Saudi Arabia’s Cabinet approved licensing for two digital banks in the Kingdom in June, with a total capital of SR4 billion ($1.06 billion).
First, STC Pay will be converted into a local digital bank, STC bank, with a capital of SR2.5 billion ($0.6 billion). Second, a number of companies and investors, led by Abdul Rahman bin Saad Al-Rashed and Sons Co., will establish a local digital bank — Saudi Digital Bank — to conduct banking business in the Kingdom, with a capital of SR1.5 billion.
For his part, Dr. Fahad Al-Mubarak, governor of the Saudi Central Bank (SAMA), pointed out that digital banks provide services and products exclusively through electronic channels by adopting an innovative and sustainable banking business model to enhance financial inclusion and keep pace with cutting-edge technological developments in the financial sector.
I believe that SAMA’s move toward digital banking is in line with the Kingdom’s Vision 2030 objectives to support growth in the banking sector.
By introducing full-fledged digital banks in the Kingdom, it is also in line with the central bank’s role of keeping pace with the latest technological developments in the banking and financial sectors.
It is worth noting that the Saudi banking sector has witnessed over the past two decades significant advancement and improvement in electronic banking services. This is evidenced by the establishment of Saudi Payments as a wholly owned subsidiary of SAMA, with the mandate to continue SAMA’s legacy of developing a secure, interoperable national payment infrastructure, to serve banks and fintech operators equally, and to offer the required standardization to ensure all providers have a level playing field.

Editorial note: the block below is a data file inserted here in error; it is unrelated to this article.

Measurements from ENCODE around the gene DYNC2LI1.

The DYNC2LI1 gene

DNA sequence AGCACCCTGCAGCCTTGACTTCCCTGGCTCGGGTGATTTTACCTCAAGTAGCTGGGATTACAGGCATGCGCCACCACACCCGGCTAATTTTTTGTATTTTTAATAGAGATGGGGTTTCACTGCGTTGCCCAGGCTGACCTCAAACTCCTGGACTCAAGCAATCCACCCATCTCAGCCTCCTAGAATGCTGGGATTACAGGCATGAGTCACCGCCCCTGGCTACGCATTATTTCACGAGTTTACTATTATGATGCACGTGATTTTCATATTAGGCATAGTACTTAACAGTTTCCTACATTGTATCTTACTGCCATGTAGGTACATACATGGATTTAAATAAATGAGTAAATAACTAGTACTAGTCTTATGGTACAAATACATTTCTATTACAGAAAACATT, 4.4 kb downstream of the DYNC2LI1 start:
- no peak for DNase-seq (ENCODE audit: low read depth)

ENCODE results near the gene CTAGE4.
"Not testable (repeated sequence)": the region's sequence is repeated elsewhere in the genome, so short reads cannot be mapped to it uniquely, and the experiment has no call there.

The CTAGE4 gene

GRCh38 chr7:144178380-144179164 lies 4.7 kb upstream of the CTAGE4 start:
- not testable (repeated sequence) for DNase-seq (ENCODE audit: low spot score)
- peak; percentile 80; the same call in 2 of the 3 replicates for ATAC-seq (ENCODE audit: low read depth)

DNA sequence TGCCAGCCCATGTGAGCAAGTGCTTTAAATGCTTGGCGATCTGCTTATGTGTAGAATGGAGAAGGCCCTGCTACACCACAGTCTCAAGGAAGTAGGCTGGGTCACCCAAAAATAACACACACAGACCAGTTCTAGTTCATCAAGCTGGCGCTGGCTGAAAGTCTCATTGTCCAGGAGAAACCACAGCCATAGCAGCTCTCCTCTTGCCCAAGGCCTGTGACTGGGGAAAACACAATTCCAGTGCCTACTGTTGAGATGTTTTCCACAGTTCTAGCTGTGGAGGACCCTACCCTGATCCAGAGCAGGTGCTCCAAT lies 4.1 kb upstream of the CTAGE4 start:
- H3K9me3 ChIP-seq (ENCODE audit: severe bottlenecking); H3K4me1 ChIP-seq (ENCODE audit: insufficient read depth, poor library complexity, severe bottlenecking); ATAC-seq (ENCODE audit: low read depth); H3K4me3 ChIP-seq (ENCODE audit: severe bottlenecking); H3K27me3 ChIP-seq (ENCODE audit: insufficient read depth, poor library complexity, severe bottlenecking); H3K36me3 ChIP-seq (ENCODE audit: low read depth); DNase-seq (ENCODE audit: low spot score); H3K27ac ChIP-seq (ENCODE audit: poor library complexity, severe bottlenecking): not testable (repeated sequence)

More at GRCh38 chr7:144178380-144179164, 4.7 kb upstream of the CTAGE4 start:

SAMA and Saudi Payments’ efforts to enhance digital payments goes hand in hand with the FSDP, one of the Kingdom’s 13 Vision 2030 Realization Programs’ objectives to increase the share of non-cash transactions from 36 percent in 2019 to 70 percent in 2025 and to enhance financial inclusion in the Kingdom.
SAMA has granted 16 licenses to Saudi fintech companies recently to provide payment services, consumer microfinance, and digital insurance brokerage. Also, the central bank has licensed 32 fintech companies to work under the regulatory sandbox environment, which was designed to test innovative services and products in the Kingdom. This is in addition to the efforts to encourage local banks to provide the best possible services and products through available digital banking channels in accordance with international best practices.
After the first appearance of digital banks in 2015 with British bank Monzo, there are currently more than 400 digital banks worldwide. Challenger Insider reported that the total amount of investment into digital banks globally within the first quarter of 2021 has exceeded $3.7 billion through 42 deals.
Without a doubt, digital financial services in the Kingdom are progressing at a fast pace, as witnessed by the growth of electronic financial transactions in the banking sector, which have exceeded the target set by the FSDP. That non-cash transactions accounted for 36 percent of total transactions in 2019, while the target was set for 28 percent by 2020, is evidence of this.
I believe that granting licenses for two local digital banks to operate in Kingdom will add value to the banking sector and national economy, especially the digital economy. Also, it will enhance financial inclusion and support the central bank’s effort to broaden the scope of digital banking services in the Kingdom.
• Talat Zaki Hafiz is an economist and financial analyst. Twitter: @TalatHafiz
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